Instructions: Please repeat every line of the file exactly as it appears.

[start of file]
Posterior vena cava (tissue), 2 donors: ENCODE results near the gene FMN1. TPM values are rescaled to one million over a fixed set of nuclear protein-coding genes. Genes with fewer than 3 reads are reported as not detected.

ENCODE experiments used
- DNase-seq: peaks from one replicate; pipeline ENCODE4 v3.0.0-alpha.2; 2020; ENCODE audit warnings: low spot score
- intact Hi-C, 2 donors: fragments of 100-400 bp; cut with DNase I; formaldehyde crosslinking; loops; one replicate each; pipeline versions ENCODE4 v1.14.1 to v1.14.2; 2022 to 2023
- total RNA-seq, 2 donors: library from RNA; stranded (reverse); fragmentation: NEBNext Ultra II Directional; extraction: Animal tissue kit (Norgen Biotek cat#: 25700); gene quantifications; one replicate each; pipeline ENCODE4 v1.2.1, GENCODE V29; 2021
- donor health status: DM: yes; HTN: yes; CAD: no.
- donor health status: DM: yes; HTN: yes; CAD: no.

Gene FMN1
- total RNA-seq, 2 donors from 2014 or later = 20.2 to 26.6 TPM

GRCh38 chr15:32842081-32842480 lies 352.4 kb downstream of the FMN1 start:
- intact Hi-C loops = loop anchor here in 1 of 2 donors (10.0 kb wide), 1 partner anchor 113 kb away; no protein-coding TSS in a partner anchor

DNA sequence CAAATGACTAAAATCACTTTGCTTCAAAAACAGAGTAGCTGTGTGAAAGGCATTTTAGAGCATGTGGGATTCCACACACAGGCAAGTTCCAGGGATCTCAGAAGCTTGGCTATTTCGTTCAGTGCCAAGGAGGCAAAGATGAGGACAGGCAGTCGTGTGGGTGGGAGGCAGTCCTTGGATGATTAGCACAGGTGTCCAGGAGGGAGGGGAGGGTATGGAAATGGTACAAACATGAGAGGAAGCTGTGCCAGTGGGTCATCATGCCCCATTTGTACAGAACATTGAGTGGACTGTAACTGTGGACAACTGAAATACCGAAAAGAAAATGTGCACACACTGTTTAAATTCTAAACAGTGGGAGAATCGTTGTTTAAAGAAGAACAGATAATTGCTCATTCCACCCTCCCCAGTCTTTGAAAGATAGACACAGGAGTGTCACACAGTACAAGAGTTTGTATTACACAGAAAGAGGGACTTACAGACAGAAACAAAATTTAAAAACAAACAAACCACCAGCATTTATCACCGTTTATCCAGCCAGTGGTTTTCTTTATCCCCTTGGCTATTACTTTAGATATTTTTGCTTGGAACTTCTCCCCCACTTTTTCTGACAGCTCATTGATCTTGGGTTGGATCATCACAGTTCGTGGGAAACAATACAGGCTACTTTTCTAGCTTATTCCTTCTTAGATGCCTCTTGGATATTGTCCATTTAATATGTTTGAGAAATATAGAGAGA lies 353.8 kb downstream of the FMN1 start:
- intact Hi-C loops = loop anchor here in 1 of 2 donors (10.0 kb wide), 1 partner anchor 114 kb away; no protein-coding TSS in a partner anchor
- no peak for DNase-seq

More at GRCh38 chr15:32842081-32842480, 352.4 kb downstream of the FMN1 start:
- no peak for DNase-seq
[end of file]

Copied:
Posterior vena cava (tissue), 2 donors: ENCODE results near the gene FMN1. TPM values are rescaled to one million over a fixed set of nuclear protein-coding genes. Genes with fewer than 3 reads are reported as not detected.

ENCODE experiments used
- DNase-seq: peaks from one replicate; pipeline ENCODE4 v3.0.0-alpha.2; 2020; ENCODE audit warnings: low spot score
- intact Hi-C, 2 donors: fragments of 100-400 bp; cut with DNase I; formaldehyde crosslinking; loops; one replicate each; pipeline versions ENCODE4 v1.14.1 to v1.14.2; 2022 to 2023
- total RNA-seq, 2 donors: library from RNA; stranded (reverse); fragmentation: NEBNext Ultra II Directional; extraction: Animal tissue kit (Norgen Biotek cat#: 25700); gene quantifications; one replicate each; pipeline ENCODE4 v1.2.1, GENCODE V29; 2021
- donor health status: DM: yes; HTN: yes; CAD: no.
- donor health status: DM: yes; HTN: yes; CAD: no.

Gene FMN1
- total RNA-seq, 2 donors from 2014 or later = 20.2 to 26.6 TPM

GRCh38 chr15:32842081-32842480 lies 352.4 kb downstream of the FMN1 start:
- intact Hi-C loops = loop anchor here in 1 of 2 donors (10.0 kb wide), 1 partner anchor 113 kb away; no protein-coding TSS in a partner anchor

DNA sequence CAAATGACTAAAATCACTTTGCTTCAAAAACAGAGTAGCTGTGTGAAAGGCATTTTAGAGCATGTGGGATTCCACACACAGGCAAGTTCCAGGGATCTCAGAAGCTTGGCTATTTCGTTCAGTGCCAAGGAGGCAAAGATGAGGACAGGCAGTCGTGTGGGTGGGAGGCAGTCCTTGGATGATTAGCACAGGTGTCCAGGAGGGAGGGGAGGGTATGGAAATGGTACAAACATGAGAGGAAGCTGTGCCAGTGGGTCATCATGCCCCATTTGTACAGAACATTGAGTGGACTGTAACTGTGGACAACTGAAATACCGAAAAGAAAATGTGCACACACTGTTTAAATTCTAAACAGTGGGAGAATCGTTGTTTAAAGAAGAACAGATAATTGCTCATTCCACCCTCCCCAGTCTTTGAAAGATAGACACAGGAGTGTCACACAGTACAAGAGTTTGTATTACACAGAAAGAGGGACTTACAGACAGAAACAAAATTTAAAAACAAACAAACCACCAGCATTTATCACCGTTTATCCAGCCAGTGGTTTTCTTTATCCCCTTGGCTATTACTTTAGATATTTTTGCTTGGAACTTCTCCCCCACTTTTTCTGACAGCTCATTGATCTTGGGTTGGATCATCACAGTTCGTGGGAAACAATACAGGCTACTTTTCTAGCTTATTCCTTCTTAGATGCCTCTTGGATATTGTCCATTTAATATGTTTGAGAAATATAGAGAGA lies 353.8 kb downstream of the FMN1 start:
- intact Hi-C loops = loop anchor here in 1 of 2 donors (10.0 kb wide), 1 partner anchor 114 kb away; no protein-coding TSS in a partner anchor
- no peak for DNase-seq

More at GRCh38 chr15:32842081-32842480, 352.4 kb downstream of the FMN1 start:
- no peak for DNase-seq